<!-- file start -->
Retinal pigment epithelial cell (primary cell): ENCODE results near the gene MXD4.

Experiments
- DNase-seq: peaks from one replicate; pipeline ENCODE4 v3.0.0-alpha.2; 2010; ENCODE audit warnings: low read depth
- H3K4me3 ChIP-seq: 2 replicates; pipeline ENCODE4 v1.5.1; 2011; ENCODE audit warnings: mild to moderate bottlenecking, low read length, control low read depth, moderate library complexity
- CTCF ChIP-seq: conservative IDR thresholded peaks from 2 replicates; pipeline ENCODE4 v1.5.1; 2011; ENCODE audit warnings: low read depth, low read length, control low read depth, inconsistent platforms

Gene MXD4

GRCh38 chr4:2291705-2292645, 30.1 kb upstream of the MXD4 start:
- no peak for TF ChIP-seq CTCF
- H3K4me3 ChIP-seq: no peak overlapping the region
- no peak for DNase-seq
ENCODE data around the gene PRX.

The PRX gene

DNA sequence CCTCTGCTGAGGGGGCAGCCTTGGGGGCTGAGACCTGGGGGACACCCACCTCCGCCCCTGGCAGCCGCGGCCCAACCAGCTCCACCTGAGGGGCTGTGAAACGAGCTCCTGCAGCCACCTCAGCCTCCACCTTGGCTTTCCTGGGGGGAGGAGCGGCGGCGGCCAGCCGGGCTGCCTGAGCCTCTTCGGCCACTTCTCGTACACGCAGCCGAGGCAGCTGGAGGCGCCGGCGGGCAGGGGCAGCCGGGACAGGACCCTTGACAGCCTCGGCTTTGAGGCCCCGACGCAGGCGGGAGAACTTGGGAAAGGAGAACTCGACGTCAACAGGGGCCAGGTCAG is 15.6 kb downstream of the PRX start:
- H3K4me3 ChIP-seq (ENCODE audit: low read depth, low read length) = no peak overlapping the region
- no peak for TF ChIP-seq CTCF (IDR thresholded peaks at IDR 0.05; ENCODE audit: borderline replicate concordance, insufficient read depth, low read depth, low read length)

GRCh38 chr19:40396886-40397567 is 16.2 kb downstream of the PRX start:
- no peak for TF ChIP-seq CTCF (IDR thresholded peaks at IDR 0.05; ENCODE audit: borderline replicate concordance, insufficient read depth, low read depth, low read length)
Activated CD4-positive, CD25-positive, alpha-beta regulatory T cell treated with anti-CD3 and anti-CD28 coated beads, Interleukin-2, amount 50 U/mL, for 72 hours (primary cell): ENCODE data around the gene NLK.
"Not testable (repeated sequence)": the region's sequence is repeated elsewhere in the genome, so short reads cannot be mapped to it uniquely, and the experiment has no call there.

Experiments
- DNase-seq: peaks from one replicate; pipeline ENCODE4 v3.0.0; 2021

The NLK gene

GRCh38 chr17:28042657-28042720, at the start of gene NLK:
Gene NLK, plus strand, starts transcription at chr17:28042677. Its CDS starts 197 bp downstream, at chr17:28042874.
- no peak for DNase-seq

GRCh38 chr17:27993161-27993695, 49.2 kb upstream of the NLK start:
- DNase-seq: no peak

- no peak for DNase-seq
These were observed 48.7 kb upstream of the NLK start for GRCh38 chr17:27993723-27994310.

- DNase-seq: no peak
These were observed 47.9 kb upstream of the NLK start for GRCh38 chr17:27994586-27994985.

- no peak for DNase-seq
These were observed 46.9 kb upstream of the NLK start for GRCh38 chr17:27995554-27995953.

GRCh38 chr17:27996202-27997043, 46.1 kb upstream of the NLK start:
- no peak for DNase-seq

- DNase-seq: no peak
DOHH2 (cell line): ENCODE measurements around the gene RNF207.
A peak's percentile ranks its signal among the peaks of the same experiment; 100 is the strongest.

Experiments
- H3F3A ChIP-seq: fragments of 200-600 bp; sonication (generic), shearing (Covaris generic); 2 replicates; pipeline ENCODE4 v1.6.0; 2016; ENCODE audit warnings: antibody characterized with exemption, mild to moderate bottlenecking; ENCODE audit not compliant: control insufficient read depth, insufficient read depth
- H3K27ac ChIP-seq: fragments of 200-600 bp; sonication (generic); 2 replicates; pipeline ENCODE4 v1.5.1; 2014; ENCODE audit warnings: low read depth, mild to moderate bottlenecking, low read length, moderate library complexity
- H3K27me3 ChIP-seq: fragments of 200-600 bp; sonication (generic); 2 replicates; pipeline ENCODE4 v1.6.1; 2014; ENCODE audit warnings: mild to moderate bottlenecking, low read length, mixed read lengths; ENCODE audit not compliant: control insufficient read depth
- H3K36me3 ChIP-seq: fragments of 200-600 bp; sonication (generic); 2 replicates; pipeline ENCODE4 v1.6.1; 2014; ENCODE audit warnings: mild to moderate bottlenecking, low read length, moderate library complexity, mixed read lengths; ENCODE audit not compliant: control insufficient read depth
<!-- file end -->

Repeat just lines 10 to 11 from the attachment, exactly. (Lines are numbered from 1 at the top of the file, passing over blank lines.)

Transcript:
- no peak for DNase-seq
ENCODE data around the gene PRX.